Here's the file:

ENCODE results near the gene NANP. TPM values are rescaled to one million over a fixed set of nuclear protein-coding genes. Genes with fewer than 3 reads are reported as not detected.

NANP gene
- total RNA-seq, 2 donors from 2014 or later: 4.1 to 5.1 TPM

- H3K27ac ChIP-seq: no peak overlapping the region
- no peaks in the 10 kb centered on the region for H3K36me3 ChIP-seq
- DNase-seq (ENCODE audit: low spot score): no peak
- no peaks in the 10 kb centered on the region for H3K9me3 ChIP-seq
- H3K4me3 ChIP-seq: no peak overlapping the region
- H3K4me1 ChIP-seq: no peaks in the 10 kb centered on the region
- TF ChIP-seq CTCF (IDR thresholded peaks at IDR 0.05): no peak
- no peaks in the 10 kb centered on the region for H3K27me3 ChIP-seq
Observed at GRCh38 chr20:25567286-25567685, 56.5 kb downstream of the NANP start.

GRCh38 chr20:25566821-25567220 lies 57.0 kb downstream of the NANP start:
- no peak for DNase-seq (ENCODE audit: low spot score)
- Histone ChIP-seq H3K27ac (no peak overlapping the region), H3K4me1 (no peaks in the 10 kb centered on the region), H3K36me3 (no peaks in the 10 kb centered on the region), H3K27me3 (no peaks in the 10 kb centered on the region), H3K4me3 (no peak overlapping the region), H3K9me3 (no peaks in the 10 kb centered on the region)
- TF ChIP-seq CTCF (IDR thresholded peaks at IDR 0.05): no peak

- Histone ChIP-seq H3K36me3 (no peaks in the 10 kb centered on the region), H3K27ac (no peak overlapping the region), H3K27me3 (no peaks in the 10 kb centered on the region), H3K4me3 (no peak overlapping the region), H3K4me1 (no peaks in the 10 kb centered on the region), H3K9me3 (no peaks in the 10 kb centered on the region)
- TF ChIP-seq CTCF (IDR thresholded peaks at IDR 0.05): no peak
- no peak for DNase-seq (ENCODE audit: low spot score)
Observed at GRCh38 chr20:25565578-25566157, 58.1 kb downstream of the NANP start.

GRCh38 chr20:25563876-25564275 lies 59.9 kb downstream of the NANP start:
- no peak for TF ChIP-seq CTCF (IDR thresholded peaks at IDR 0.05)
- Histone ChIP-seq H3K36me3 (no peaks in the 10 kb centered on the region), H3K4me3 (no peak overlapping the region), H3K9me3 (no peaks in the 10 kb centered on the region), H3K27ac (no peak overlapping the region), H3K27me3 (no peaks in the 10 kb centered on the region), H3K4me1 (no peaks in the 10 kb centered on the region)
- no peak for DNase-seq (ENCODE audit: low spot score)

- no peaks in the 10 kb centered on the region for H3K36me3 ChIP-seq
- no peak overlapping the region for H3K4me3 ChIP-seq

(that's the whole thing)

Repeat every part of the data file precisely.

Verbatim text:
ENCODE results near the gene NANP. TPM values are rescaled to one million over a fixed set of nuclear protein-coding genes. Genes with fewer than 3 reads are reported as not detected.

NANP gene
- total RNA-seq, 2 donors from 2014 or later: 4.1 to 5.1 TPM

- H3K27ac ChIP-seq: no peak overlapping the region
- no peaks in the 10 kb centered on the region for H3K36me3 ChIP-seq
- DNase-seq (ENCODE audit: low spot score): no peak
- no peaks in the 10 kb centered on the region for H3K9me3 ChIP-seq
- H3K4me3 ChIP-seq: no peak overlapping the region
- H3K4me1 ChIP-seq: no peaks in the 10 kb centered on the region
- TF ChIP-seq CTCF (IDR thresholded peaks at IDR 0.05): no peak
- no peaks in the 10 kb centered on the region for H3K27me3 ChIP-seq
Observed at GRCh38 chr20:25567286-25567685, 56.5 kb downstream of the NANP start.

GRCh38 chr20:25566821-25567220 lies 57.0 kb downstream of the NANP start:
- no peak for DNase-seq (ENCODE audit: low spot score)
- Histone ChIP-seq H3K27ac (no peak overlapping the region), H3K4me1 (no peaks in the 10 kb centered on the region), H3K36me3 (no peaks in the 10 kb centered on the region), H3K27me3 (no peaks in the 10 kb centered on the region), H3K4me3 (no peak overlapping the region), H3K9me3 (no peaks in the 10 kb centered on the region)
- TF ChIP-seq CTCF (IDR thresholded peaks at IDR 0.05): no peak

- Histone ChIP-seq H3K36me3 (no peaks in the 10 kb centered on the region), H3K27ac (no peak overlapping the region), H3K27me3 (no peaks in the 10 kb centered on the region), H3K4me3 (no peak overlapping the region), H3K4me1 (no peaks in the 10 kb centered on the region), H3K9me3 (no peaks in the 10 kb centered on the region)
- TF ChIP-seq CTCF (IDR thresholded peaks at IDR 0.05): no peak
- no peak for DNase-seq (ENCODE audit: low spot score)
Observed at GRCh38 chr20:25565578-25566157, 58.1 kb downstream of the NANP start.

GRCh38 chr20:25563876-25564275 lies 59.9 kb downstream of the NANP start:
- no peak for TF ChIP-seq CTCF (IDR thresholded peaks at IDR 0.05)
- Histone ChIP-seq H3K36me3 (no peaks in the 10 kb centered on the region), H3K4me3 (no peak overlapping the region), H3K9me3 (no peaks in the 10 kb centered on the region), H3K27ac (no peak overlapping the region), H3K27me3 (no peaks in the 10 kb centered on the region), H3K4me1 (no peaks in the 10 kb centered on the region)
- no peak for DNase-seq (ENCODE audit: low spot score)

- no peaks in the 10 kb centered on the region for H3K36me3 ChIP-seq
- no peak overlapping the region for H3K4me3 ChIP-seq